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Afghan Strategy May Fail, Panel Warns

A task force convened by the prestigious Council on Foreign Relations warns that the current Afghan strategy may not succeed and questions "whether U.S. interests warrant such an investment." We are, the group argues, "at a critical point."

The 112-page report is clearly intended to influence the White House's review of Afghan strategy that is due next month. A declassified version of the White House assessment's conclusions should be out around the end of the year. The Council on Foreign Relations panel was led by former Richard Armitage, former deputy secretary of State under President Bush, and Sandy Berger, President Clinton's former national security advisor.

The report, while noting some achievements such as training Afghan security forces, focuses on whether the current, ambitious strategy is worth the cost of national treasure and can succeed in the face of familiar problems such as corruption and incompetence that face the Afghan and Pakistani governments.

Here is the core of the report's argument:

"In Pakistan, a weak civilian government is struggling to cope with a plethora of challenges exacerbated by this summer’s floods. The military has lost more than two thousand men in an ongoing battle with insurgents in the country’s northwest. But the army does not fight all militants equally. Islamabad’s ongoing tolerance of—and even support for— extremist groups that target American interests in Afghanistan and globally calls into question the basis of the U.S. relationship with Pakistan.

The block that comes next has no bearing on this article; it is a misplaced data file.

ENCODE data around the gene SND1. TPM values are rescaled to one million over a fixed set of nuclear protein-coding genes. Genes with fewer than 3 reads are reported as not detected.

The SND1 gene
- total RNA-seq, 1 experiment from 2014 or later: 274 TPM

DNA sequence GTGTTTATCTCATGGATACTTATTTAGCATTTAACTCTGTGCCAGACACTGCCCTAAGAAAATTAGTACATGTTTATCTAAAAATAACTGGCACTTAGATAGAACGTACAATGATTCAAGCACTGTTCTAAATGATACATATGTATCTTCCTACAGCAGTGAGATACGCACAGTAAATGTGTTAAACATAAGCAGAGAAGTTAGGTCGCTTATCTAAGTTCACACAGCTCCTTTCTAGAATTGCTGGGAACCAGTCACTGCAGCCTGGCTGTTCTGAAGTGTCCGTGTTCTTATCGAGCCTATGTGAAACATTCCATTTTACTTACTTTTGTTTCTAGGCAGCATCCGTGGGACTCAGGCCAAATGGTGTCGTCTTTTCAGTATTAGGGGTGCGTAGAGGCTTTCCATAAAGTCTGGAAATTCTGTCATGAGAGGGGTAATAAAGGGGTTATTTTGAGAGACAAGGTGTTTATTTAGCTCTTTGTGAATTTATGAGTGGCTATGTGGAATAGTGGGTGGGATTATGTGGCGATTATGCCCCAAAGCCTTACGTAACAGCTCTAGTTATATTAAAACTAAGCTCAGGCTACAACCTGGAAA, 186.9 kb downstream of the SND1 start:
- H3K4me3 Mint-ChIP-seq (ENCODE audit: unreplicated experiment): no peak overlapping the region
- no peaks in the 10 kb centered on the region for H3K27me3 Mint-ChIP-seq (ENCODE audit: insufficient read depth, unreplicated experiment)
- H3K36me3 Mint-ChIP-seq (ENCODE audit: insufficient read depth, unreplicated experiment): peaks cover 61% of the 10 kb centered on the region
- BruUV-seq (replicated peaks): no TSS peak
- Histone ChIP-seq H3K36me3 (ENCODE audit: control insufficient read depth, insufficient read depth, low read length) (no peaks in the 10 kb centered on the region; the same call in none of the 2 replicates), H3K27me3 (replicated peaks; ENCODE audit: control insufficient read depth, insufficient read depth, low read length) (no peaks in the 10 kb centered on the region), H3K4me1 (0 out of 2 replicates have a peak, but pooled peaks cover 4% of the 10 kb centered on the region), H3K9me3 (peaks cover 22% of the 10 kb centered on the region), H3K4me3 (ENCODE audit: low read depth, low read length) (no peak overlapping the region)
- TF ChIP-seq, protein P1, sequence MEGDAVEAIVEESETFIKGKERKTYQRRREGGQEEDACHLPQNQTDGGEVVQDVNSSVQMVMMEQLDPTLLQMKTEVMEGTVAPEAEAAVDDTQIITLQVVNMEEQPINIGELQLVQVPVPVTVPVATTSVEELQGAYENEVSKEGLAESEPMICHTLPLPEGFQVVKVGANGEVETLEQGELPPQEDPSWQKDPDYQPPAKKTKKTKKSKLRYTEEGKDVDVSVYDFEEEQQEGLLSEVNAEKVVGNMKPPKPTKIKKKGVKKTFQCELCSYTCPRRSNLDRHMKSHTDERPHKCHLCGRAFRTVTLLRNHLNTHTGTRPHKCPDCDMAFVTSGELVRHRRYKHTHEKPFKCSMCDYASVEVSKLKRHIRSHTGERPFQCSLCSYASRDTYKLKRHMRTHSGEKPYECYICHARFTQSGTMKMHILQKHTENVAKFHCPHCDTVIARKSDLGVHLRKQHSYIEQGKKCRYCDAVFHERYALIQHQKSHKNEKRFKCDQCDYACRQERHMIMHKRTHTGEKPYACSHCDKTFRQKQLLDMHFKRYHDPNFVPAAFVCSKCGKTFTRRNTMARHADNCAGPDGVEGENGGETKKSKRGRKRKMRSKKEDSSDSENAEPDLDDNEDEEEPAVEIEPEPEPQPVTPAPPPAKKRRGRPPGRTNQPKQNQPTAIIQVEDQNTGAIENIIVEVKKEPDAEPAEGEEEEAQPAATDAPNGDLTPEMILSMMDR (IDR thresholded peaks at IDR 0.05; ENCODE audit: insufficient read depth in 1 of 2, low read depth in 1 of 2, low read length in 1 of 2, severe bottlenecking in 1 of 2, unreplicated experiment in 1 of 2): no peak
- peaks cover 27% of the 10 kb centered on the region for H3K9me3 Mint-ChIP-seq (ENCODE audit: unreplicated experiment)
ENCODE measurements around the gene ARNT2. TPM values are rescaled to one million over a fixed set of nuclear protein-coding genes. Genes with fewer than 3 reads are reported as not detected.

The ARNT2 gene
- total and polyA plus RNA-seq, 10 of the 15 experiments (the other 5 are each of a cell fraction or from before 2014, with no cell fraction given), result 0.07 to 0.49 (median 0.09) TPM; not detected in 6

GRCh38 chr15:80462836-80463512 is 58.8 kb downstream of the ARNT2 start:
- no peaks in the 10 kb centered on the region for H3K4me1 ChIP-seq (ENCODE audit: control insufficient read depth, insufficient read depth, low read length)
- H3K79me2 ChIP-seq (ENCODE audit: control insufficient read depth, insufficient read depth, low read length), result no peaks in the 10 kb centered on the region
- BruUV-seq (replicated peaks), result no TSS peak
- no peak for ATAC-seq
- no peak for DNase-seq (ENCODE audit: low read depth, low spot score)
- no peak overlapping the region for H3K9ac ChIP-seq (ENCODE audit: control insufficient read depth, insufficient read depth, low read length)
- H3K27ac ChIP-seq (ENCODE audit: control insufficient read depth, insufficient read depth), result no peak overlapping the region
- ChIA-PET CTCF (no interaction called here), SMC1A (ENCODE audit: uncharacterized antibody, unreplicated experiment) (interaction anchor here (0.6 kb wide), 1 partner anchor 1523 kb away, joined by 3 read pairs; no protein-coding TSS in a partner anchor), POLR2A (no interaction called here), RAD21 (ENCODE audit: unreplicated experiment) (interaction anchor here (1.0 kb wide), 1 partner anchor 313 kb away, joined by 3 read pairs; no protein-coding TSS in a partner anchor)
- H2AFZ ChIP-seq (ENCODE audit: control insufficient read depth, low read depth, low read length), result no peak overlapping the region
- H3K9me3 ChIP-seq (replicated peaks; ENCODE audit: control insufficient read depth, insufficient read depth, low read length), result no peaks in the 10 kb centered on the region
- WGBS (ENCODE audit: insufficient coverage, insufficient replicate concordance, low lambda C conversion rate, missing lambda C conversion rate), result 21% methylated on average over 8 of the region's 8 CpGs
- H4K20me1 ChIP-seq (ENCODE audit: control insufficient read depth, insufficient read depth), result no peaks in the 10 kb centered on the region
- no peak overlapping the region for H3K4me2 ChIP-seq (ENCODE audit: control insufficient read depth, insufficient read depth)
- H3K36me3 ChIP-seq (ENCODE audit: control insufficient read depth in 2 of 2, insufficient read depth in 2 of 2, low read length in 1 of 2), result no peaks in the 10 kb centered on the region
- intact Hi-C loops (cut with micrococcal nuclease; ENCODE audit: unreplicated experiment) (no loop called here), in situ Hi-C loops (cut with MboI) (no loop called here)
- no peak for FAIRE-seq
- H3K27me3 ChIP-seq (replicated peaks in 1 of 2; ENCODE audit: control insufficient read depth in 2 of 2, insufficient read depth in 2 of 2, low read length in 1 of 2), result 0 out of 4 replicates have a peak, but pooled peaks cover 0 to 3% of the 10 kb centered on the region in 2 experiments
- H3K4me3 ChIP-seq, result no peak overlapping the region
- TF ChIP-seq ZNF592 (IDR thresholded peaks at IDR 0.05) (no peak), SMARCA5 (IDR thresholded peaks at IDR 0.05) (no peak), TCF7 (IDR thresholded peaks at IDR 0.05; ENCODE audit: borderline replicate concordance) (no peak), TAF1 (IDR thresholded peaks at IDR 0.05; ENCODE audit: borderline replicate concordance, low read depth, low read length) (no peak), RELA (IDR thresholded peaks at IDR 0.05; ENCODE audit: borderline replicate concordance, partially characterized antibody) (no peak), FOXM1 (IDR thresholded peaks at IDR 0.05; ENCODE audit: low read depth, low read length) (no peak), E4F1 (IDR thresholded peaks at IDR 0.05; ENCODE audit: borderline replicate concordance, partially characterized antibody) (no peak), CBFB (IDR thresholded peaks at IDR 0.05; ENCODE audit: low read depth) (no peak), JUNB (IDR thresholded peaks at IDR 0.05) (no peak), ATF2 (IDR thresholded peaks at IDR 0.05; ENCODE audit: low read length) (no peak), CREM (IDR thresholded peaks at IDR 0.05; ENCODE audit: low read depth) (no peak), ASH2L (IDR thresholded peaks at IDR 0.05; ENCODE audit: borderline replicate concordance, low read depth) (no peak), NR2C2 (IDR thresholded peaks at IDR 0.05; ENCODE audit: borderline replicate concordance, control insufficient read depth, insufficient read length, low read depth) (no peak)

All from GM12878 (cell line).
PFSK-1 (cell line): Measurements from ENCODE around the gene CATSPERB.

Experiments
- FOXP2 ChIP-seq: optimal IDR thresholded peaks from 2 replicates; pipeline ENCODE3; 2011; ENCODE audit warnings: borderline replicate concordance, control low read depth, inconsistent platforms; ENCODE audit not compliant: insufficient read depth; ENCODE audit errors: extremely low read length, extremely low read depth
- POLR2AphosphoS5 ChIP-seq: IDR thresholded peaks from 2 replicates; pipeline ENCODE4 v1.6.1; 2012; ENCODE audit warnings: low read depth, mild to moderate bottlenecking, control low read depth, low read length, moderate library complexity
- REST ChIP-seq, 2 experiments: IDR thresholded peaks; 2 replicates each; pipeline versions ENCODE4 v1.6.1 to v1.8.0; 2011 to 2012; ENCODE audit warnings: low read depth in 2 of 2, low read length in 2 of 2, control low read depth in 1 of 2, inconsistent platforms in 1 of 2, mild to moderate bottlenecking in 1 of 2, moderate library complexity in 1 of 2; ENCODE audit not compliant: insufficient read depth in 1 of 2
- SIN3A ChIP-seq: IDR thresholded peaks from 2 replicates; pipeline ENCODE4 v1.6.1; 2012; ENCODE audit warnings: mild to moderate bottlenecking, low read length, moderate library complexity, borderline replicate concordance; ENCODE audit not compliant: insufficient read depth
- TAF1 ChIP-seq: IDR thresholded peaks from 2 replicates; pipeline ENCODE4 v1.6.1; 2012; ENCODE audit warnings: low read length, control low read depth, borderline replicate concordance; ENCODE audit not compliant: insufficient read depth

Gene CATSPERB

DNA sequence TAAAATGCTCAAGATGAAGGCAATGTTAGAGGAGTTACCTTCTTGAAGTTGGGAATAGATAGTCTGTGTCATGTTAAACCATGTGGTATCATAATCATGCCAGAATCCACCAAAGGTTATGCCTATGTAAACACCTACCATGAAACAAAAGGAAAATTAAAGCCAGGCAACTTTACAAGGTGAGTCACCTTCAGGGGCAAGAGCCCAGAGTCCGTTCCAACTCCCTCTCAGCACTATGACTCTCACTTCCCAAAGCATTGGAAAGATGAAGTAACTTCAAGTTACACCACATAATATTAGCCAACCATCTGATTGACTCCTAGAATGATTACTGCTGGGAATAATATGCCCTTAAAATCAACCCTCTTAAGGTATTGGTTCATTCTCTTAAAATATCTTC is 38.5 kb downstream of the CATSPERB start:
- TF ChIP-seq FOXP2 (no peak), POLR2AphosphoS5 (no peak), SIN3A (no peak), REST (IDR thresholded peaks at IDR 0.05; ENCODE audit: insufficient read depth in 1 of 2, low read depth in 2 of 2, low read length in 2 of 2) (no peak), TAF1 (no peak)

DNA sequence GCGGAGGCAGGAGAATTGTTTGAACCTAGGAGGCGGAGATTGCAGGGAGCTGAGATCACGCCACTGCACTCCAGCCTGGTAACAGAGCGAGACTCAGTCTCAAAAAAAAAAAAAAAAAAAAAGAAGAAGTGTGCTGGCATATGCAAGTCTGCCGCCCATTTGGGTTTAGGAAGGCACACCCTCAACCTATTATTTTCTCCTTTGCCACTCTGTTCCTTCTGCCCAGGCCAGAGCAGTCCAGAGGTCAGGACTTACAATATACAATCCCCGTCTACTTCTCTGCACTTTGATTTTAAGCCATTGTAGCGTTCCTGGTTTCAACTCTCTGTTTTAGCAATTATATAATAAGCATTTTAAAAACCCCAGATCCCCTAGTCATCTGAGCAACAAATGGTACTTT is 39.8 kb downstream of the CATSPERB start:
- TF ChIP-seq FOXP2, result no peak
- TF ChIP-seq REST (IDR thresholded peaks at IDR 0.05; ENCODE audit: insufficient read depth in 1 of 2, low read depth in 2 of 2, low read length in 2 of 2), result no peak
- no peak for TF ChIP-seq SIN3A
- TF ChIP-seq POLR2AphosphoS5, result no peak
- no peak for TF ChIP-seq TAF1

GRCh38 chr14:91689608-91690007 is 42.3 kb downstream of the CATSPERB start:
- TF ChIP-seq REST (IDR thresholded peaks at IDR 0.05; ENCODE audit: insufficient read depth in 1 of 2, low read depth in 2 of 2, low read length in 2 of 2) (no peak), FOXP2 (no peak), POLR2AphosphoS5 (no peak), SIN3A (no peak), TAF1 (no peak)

"In Afghanistan, the Taliban insurgency is more violent than at any point since the U.S. invasion after 9/11. NATO forces are paying a heavy toll. Afghan public enthusiasm for the government is waning after years of unmet expectations. The economy, devastated by more than thirty years of war, has not recovered sufficiently to provide for the people, while the government remains largely ineffective and riven by corruption."

One way out of the current situation may be achieved by shifting "a greater burden to Afghan partners." This would require  "an initiative with three complementary elements: political reform, national reconciliation, and regional diplomacy."

But the task force also warns that diminishing US participation could greatly complicate any chance for reining in the Taliban and some of its friends like the deadly Haqqani network.

One of the most interesting tidbits in the report is its warning that Lashkar-e-Taiba (LeT), who launched the terrorist attack on Mumbai, India, "could eventually surpass al-Qaeda as the world’s most sophisticated and dangerous terrorist organization." Part of the reason for the panel's assessment is that LeT has actively and successfully sought American recruits for its operations.

The top recommendation of the task force is that the US must bolster Pakistan's response to the horrific flooding that beset that country. Next comes approval of a preferential textile agreement with Pakistan. "This agreement would help revive a devastated Pakistani industry and all of the associated sectors of the economy, including Pakistan-grown cotton," the authors say.

In light of all the above, bear in mind that a senior White House official told reporters on Tuesday that its review would judge how well or badly the current strategy is faring but will not offer new strategic choices.

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